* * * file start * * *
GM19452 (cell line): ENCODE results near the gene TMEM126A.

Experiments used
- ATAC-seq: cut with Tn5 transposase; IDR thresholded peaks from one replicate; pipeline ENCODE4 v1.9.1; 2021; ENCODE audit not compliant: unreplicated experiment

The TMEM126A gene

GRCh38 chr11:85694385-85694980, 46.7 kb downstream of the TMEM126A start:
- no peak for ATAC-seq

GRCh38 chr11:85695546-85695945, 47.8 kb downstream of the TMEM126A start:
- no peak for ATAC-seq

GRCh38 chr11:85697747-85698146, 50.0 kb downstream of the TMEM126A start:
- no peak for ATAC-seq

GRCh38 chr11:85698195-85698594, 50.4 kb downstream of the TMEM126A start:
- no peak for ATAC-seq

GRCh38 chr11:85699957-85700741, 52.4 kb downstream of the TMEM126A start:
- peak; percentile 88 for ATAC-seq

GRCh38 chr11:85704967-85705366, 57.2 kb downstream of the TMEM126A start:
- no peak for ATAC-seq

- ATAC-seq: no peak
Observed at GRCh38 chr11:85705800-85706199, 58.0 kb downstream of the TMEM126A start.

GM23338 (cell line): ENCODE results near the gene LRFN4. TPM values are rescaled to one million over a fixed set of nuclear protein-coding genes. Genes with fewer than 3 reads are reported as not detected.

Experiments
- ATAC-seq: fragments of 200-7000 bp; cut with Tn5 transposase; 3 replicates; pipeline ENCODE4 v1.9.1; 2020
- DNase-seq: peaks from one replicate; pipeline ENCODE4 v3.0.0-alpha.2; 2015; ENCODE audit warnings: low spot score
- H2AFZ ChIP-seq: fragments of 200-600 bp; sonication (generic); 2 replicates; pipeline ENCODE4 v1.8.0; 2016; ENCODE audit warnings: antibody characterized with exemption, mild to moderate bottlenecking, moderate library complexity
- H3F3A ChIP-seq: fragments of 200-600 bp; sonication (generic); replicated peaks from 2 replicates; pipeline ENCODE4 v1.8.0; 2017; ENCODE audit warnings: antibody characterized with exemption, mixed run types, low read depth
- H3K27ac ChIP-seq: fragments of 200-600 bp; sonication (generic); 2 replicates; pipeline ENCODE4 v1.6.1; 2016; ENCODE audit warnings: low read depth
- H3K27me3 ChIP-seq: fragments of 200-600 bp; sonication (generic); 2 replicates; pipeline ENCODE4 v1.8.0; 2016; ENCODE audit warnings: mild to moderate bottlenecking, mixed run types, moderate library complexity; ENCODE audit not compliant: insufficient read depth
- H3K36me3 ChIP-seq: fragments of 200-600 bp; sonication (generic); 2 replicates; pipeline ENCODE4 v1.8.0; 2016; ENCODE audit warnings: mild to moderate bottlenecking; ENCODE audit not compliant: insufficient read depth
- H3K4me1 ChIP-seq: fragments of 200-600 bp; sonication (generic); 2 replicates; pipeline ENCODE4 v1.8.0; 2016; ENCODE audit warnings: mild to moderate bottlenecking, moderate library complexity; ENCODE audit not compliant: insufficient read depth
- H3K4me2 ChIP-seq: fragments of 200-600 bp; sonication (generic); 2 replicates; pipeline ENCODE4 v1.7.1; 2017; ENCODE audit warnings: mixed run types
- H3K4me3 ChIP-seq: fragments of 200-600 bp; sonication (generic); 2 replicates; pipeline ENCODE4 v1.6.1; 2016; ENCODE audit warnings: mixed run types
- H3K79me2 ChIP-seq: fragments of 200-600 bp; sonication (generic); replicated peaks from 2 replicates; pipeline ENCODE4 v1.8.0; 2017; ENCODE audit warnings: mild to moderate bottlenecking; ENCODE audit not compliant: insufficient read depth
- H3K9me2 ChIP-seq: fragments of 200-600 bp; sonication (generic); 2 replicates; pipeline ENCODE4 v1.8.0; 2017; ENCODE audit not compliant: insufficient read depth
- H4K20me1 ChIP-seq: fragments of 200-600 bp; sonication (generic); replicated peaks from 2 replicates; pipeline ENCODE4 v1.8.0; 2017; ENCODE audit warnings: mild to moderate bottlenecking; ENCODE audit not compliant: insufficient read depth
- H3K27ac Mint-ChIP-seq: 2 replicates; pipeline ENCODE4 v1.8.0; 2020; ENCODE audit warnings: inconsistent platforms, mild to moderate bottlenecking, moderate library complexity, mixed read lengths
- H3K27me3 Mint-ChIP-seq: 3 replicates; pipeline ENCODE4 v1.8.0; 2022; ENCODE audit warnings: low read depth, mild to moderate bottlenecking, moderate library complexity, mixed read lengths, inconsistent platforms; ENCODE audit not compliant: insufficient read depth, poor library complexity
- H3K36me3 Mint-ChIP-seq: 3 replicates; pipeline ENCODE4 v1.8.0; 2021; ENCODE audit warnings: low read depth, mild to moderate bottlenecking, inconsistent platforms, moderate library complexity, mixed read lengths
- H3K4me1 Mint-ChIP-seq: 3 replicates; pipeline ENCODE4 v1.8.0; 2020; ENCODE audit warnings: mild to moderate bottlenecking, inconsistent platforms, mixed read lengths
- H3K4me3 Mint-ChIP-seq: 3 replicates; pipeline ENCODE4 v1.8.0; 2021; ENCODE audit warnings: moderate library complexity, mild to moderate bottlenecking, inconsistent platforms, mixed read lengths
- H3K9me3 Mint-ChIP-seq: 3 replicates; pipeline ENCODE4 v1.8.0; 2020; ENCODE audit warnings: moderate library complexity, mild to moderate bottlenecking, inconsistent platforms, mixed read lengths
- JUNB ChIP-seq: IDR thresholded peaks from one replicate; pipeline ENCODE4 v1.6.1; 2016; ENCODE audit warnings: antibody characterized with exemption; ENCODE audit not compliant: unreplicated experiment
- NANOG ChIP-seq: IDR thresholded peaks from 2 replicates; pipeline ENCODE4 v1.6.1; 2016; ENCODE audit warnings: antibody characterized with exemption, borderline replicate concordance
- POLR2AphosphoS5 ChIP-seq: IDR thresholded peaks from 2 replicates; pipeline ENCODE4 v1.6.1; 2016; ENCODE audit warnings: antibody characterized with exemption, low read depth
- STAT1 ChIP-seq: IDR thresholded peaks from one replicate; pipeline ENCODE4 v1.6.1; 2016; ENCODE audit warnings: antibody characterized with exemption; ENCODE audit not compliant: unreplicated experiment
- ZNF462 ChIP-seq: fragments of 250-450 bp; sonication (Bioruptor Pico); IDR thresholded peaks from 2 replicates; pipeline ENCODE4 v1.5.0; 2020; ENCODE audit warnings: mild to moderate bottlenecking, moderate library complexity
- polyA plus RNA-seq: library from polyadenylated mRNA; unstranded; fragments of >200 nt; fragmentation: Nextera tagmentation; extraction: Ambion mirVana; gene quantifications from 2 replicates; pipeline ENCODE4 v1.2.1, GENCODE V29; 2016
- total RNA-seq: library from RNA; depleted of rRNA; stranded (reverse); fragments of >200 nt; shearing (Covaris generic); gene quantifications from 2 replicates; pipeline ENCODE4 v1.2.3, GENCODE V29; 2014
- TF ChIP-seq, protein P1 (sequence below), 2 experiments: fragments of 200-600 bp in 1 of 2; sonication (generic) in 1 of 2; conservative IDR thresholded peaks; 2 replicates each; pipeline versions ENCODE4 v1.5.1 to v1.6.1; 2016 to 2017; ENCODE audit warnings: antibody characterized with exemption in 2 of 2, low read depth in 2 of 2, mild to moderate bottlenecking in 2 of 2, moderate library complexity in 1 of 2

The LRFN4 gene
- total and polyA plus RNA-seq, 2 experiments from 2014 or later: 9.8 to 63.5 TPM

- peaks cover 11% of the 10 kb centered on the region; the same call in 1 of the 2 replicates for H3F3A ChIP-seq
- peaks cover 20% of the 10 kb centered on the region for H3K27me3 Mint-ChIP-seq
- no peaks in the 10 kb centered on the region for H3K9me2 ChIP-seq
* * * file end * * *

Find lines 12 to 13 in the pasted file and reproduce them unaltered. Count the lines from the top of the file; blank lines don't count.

- no peak for ATAC-seq

GRCh38 chr11:85699957-85700741, 52.4 kb downstream of the TMEM126A start: